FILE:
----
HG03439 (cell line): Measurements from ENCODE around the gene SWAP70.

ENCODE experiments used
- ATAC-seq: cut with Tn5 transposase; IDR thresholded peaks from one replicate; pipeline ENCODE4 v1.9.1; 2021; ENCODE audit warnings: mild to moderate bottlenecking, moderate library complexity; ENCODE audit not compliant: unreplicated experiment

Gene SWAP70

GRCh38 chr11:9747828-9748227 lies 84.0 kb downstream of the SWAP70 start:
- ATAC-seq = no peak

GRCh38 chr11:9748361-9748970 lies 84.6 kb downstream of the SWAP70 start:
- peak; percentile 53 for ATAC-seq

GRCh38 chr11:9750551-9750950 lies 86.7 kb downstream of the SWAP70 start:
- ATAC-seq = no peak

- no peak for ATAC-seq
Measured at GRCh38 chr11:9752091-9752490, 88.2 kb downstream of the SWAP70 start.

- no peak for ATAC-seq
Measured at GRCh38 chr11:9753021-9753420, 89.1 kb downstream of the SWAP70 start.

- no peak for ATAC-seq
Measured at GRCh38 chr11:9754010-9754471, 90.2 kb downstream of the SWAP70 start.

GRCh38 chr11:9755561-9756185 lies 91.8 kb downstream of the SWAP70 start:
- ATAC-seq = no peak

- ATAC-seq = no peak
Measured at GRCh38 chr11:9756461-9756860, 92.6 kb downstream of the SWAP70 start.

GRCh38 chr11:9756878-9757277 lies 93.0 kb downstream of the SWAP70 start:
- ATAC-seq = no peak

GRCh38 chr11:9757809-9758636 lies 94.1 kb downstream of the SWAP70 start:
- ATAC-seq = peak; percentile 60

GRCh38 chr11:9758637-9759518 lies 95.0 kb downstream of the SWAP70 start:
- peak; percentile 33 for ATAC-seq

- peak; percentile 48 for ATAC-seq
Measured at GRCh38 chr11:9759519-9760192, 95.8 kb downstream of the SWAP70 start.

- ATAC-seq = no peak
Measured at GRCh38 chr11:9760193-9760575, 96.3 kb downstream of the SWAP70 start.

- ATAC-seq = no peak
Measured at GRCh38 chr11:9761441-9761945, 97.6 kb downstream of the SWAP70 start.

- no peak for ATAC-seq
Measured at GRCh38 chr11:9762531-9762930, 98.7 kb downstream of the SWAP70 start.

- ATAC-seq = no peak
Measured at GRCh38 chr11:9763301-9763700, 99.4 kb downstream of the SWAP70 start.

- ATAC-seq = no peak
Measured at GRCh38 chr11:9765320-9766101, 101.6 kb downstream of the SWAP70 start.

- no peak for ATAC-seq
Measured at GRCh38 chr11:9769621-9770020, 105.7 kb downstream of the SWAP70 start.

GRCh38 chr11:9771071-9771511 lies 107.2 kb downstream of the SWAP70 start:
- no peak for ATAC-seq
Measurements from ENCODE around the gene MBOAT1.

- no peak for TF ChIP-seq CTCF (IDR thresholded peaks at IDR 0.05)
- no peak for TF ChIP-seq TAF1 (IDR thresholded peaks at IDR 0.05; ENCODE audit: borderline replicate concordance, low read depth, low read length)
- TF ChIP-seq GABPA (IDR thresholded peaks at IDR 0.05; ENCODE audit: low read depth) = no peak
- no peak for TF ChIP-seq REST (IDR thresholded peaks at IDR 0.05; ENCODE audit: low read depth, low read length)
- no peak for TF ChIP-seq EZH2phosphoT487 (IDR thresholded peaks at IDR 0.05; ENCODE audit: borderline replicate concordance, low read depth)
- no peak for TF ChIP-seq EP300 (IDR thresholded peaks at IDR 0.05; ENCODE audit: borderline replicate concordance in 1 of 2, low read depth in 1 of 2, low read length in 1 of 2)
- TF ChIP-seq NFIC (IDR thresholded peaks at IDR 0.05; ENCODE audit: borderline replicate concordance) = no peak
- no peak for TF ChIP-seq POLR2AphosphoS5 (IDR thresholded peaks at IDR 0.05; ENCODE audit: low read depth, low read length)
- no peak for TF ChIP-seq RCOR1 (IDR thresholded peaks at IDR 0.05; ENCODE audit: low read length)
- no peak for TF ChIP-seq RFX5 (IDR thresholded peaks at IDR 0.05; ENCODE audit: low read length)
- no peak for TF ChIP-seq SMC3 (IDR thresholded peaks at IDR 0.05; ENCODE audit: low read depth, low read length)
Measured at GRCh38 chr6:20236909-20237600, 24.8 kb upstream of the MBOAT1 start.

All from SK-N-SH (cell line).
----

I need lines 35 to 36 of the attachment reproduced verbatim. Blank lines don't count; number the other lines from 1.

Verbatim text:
- ATAC-seq = no peak
Measured at GRCh38 chr11:9763301-9763700, 99.4 kb downstream of the SWAP70 start.